Course Meeting Times
Lectures: 1 session / week, 2 hours / session
7.05 General Biochemistry
One of the most fascinating aspects of mammalian biology is the use of a single DNA blueprint to create a myriad of RNA molecules that define each differentiated cell type. For many years, it was thought that RNA exists solely to do the bidding of DNA by relaying instructions for protein synthesis to the cytoplasm and aiding in translational processes. However, recent research into RNA biology has shown that RNA exists in the cell in many varied forms, each with a distinct set of cellular responsibilities. We now understand that RNAs are dynamic molecules capable of participating in a wide range of chemical reactions, from guiding the modification and processing of other RNA molecules to directing protein complex formation or silencing unwanted transposon expression. Many newly discovered RNA classes have unique capabilities and reveal surprising complexity in their compositions, lengths, and even shapes.
The aim of this class is to introduce the exciting and often underappreciated discoveries in RNA biology by exploring the diversity of RNAs—encompassing classical molecules such as ribosomal RNAs (rRNAs), transfer RNAs (tRNAs) and messenger RNAs (mRNAs) as well as newer species, such as microRNAs (miRNAs), long-noncoding RNAs (lncRNAs), and circular RNAs (circRNAs). For each class of RNA we will discuss its role as a critical component of cellular machinery, its function in the context of disease, and / or its adaptation as a powerful tool in molecular biology. We will discuss the seminal studies that led to the discovery of each class of RNA, beginning with classic experiments that first identified the mRNAs, rRNAs and tRNAs as key regulators of gene expression. Given this historical perspective, we will move forward by discussing a new class of RNAs each week. As we progress, we will consider advances in techniques and equipment that have that facilitated the discovery, annotation, and analysis of new RNA molecules, with a particular focus on high-throughput sequencing and novel genomic methods.
In line with this approach, we will visit a research platform at the Broad Institute of MIT and Harvard to better understand the impact of these techniques and to meet scientists helping to further discoveries in RNA biology. Class sessions will be highly interactive and focus on the critical reading of the primary research literature to introduce important concepts in RNA biology, experimental approaches, and as-yet-unanswered questions in the field. For each new class of RNA, we will evaluate the evidence for its existence as well as for its proposed function. Students will develop both a deep understanding of the field of RNA biology and the ability to critically assess new papers in this fast-paced field.
This course will meet weekly for two hours, during which we will probe primary research papers from the scientific literature during interactive discussion. Students will be assigned two papers to be read before each class and are expected to send the instructors two questions per paper prior to the class session.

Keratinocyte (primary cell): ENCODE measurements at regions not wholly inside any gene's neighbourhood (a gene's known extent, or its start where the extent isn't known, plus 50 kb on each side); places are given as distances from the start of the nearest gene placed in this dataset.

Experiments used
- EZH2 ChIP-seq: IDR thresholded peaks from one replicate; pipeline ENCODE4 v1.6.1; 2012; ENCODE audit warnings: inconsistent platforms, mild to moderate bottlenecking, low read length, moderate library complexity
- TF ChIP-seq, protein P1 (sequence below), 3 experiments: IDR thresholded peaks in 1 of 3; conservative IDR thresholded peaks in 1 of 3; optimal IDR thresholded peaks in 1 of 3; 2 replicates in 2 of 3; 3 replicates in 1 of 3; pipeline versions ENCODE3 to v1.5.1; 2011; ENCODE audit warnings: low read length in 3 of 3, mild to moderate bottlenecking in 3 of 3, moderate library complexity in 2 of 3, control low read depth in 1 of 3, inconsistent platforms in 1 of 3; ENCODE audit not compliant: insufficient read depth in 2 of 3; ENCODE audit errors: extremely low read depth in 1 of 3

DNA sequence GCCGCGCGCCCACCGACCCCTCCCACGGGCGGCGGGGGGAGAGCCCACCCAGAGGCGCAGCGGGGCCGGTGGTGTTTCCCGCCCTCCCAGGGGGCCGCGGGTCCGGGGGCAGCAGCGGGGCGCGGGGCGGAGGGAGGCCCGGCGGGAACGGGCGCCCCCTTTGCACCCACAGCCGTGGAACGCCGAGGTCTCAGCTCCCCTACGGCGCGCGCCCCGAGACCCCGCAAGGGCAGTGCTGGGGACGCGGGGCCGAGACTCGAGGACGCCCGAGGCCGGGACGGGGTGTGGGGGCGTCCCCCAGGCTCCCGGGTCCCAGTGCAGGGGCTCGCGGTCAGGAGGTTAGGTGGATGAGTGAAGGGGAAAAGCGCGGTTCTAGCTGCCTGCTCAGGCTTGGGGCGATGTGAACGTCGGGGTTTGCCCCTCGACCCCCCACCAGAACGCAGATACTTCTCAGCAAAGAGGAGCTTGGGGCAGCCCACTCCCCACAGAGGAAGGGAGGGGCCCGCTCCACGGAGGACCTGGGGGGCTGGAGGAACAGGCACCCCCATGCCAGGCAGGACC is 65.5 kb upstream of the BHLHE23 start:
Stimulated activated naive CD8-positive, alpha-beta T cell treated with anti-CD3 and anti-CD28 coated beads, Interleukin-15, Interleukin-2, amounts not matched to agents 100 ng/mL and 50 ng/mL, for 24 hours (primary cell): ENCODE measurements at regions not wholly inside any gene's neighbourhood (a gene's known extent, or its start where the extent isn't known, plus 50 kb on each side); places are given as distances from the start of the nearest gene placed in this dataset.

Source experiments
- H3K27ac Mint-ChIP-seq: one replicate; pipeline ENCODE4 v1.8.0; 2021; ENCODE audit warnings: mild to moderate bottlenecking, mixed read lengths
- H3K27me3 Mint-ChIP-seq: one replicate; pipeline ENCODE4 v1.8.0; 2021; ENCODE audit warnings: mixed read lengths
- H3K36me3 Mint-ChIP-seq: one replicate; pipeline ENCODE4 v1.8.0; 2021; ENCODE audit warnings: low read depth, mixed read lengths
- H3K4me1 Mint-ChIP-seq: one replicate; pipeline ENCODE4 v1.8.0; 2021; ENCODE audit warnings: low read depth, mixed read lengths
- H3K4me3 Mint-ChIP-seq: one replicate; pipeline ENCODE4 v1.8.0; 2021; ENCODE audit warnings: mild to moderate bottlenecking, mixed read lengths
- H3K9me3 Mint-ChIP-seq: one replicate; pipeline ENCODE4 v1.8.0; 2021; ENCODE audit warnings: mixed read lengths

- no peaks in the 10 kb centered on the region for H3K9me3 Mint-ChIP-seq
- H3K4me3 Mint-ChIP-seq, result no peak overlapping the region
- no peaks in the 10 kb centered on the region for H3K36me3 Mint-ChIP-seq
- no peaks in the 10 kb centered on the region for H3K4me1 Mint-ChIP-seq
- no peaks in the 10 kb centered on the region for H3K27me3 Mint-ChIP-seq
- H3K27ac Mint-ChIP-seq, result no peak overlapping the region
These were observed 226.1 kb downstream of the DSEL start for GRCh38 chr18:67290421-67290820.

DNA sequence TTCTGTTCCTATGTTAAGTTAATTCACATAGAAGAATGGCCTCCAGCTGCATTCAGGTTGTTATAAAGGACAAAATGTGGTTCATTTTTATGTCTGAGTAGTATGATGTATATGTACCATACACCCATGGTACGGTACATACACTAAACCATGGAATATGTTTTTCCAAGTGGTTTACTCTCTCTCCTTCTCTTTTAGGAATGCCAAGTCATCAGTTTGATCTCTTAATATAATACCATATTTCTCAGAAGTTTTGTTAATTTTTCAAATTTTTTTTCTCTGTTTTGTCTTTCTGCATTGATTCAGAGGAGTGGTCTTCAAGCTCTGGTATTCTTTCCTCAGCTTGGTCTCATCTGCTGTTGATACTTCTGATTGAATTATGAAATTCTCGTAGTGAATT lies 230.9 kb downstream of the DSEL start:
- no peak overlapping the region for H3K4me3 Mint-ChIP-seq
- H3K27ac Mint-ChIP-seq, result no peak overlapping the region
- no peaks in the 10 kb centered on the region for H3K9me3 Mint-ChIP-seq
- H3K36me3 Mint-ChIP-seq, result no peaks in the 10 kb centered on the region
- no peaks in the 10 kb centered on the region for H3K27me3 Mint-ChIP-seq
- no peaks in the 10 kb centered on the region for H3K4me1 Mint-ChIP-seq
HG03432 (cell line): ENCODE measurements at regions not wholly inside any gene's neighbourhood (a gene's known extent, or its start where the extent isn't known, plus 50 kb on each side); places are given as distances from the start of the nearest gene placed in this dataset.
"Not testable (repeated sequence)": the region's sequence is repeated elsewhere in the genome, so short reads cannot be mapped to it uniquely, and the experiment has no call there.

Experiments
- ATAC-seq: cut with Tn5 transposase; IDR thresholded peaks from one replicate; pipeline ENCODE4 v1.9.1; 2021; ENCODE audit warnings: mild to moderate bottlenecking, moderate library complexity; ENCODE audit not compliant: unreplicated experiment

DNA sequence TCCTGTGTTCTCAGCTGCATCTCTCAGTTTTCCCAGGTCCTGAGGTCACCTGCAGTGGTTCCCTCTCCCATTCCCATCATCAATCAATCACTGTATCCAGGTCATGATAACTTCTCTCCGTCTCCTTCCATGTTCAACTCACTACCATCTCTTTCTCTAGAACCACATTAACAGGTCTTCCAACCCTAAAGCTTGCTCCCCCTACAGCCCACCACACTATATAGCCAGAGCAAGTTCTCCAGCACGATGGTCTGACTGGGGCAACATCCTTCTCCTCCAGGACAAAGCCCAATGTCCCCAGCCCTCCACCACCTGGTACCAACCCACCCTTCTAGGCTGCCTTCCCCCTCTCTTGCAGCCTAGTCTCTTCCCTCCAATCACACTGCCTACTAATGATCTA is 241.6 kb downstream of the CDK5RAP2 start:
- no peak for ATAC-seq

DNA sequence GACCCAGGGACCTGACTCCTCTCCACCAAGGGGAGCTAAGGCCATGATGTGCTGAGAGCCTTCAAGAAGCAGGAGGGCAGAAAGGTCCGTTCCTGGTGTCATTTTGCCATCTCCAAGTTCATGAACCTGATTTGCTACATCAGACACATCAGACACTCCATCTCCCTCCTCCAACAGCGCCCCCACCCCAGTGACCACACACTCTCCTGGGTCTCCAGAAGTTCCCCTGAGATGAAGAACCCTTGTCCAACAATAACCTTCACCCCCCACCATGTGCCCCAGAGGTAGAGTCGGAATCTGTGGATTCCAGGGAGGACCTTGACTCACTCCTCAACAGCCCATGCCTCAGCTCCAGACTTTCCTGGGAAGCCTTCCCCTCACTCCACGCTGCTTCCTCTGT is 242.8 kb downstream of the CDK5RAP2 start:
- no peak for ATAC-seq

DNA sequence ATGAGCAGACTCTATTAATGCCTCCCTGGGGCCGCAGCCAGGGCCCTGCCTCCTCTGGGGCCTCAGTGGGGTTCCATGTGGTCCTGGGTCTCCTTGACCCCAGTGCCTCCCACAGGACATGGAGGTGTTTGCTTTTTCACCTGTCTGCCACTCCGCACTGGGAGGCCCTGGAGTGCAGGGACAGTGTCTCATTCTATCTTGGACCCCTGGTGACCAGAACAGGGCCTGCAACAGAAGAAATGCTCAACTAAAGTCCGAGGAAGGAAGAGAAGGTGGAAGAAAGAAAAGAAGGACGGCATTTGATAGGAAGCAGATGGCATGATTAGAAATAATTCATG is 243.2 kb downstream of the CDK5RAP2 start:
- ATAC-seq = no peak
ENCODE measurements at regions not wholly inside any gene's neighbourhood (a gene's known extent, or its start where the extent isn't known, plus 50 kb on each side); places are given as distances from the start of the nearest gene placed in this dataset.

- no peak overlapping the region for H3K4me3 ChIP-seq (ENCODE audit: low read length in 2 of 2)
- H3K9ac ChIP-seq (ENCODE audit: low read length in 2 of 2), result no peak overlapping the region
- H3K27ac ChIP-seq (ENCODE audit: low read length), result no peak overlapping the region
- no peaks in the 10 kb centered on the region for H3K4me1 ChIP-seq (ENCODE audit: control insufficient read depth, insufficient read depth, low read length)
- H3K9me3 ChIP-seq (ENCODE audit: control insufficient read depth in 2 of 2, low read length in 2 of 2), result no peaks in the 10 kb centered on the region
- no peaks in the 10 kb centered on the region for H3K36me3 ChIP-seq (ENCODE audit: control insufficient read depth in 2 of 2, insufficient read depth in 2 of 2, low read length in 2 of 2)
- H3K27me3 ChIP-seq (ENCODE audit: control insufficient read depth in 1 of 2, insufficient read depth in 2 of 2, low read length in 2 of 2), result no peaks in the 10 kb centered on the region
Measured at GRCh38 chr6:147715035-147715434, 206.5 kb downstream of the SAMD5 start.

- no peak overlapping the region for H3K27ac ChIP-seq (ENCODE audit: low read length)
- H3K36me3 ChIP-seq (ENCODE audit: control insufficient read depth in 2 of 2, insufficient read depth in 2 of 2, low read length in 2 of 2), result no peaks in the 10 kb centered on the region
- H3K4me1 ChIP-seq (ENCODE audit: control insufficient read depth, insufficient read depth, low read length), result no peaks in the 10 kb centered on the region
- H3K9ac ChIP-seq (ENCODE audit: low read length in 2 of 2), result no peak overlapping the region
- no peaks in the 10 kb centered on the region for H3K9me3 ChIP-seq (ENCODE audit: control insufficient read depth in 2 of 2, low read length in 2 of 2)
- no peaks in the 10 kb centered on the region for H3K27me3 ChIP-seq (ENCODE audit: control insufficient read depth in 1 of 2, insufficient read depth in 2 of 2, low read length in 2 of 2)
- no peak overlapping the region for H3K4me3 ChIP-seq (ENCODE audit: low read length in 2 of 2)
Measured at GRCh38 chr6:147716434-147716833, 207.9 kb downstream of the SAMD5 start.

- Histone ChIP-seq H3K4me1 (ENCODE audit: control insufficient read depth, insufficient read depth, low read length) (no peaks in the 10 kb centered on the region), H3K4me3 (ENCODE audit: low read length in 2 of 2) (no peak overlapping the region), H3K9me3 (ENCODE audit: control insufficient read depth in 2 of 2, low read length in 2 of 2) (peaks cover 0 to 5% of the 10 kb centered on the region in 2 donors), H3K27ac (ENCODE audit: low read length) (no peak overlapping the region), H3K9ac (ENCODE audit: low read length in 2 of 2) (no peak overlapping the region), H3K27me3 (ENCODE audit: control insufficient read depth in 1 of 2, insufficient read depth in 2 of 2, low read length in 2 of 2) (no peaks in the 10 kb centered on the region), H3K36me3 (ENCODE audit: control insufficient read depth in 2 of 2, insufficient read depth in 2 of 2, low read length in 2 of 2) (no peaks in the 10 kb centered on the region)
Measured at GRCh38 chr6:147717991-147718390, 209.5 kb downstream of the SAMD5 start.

Discussions will revolve around critically evaluating the rationale supporting the experiments performed, the experimental study design, properly controlled experiments and the support for the conclusions drawn based on the data. Initially, students will be led in discussion by the instructors, but for the later sections of the course, students will be expected to be able to form arguments that support or challenge a key conclusion of the paper. At the end of each class, instructors will briefly provide the background necessary to understand the rationale and experiments of the papers to be discussed in the following week's session. Students are required to attend every class and actively contribute to the discussion.
To introduce students to the day-to-day workings of scientists at the forefront of RNA technologies and biological applications, we will visit to the Genetic Perturbation Platform at the Broad Institute of MIT and Harvard near the MIT campus in Cambridge. Students will have the opportunity to tour the facility, observe the process behind large-scale RNA technology development, and talk to researchers tackling these problems. As background, students should read the following paper from Hu and colleagues that uses a genome-wide siRNA screen to identify genes important for self-renewal in mouse embryonic stem cells.
G, Hu, J Kim, et al. "A Genome-wide RNAi Screen Identifies A New Transcriptional Module Required for Self-Renewal." Genes and Development 23, no. 7 (2009): 837-48.
|WEEK #||TOPICS||KEY DATES|
|1||Introduction and Course Overview|
|2||In the Beginning...: Ribosomes and Ribosomal RNA|
|3||Careful Measuring of Unhealthy Amounts of Radioactivity: A Role for tRNAs in Polypeptide Synthesis|
|4||mRNA as an Information Shuttle|
|5||The Genomics Revolution: An Introduction to High-throughput Sequencing|
|6||Let's Mix it up: SnRNAs and Pre-mRNA Splicing|
|7||Let it Sno: Ribosomal RNA Modification Directed by SnoRNAs||Written Assignment due|
|8||Small is Beautiful: MicroRNAs as Ubiquitous Regulatory Molecules|
|9||Running Interference: SiRNA as an Experimental Tool||Field Trip to Broad Institute Genetic Perturbation Platform|
|10||Protecting us from Ourselves: PiRNAs Silence Transposons in Germline Tissue|
|11||Who Needs Proteins?: Long Noncoding RNAs as Regulators of Gene Expression|
|12||No End in Sight: Circular RNAs and their (possible) Functions|
|13||A New Hope: CRISPR-Associated RNAs, Prokaryotic Defense Mechanisms, have been Transformed into a Tool for Genome Editing|
|14||Oral Presentations and Course Discussion||Oral Presentations|